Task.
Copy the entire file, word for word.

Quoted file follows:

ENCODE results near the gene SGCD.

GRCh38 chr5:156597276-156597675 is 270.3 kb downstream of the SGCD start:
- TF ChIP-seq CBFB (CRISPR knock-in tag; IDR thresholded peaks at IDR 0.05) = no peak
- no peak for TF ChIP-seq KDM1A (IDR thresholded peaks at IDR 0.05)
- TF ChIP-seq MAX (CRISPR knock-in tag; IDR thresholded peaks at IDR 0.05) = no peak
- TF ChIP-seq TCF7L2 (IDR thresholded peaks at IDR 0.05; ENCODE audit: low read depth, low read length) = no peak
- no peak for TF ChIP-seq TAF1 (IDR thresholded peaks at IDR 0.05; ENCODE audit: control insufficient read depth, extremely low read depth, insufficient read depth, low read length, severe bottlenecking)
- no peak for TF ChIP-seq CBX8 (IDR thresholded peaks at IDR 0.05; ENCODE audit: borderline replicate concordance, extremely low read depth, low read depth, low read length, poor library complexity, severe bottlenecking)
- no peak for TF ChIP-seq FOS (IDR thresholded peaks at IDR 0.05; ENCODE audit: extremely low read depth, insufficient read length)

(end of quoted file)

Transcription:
ENCODE results near the gene SGCD.

GRCh38 chr5:156597276-156597675 is 270.3 kb downstream of the SGCD start:
- TF ChIP-seq CBFB (CRISPR knock-in tag; IDR thresholded peaks at IDR 0.05) = no peak
- no peak for TF ChIP-seq KDM1A (IDR thresholded peaks at IDR 0.05)
- TF ChIP-seq MAX (CRISPR knock-in tag; IDR thresholded peaks at IDR 0.05) = no peak
- TF ChIP-seq TCF7L2 (IDR thresholded peaks at IDR 0.05; ENCODE audit: low read depth, low read length) = no peak
- no peak for TF ChIP-seq TAF1 (IDR thresholded peaks at IDR 0.05; ENCODE audit: control insufficient read depth, extremely low read depth, insufficient read depth, low read length, severe bottlenecking)
- no peak for TF ChIP-seq CBX8 (IDR thresholded peaks at IDR 0.05; ENCODE audit: borderline replicate concordance, extremely low read depth, low read depth, low read length, poor library complexity, severe bottlenecking)
- no peak for TF ChIP-seq FOS (IDR thresholded peaks at IDR 0.05; ENCODE audit: extremely low read depth, insufficient read length)